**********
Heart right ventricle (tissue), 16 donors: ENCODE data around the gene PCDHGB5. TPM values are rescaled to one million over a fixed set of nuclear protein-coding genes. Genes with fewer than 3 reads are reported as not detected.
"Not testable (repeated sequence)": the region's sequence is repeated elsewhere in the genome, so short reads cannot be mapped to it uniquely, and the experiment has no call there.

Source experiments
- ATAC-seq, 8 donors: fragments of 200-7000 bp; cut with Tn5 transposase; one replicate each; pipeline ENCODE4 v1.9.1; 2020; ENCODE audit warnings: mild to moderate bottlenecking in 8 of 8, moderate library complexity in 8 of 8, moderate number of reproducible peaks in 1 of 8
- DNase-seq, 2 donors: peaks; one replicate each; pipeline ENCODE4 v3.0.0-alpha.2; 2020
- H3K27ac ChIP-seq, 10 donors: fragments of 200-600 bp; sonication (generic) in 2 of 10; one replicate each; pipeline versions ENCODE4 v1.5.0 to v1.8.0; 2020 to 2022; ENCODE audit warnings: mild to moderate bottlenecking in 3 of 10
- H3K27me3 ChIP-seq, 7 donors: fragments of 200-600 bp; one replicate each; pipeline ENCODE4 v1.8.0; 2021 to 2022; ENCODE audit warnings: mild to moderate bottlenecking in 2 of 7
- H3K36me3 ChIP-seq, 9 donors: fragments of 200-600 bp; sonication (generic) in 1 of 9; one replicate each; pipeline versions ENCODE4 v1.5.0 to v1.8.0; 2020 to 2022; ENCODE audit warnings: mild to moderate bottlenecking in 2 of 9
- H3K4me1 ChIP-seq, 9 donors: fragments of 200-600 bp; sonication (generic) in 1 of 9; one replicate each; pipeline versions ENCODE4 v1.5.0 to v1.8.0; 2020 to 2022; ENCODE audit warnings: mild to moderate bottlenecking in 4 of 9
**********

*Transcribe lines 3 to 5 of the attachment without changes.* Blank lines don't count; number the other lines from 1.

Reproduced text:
Source experiments
- ATAC-seq, 8 donors: fragments of 200-7000 bp; cut with Tn5 transposase; one replicate each; pipeline ENCODE4 v1.9.1; 2020; ENCODE audit warnings: mild to moderate bottlenecking in 8 of 8, moderate library complexity in 8 of 8, moderate number of reproducible peaks in 1 of 8
- DNase-seq, 2 donors: peaks; one replicate each; pipeline ENCODE4 v3.0.0-alpha.2; 2020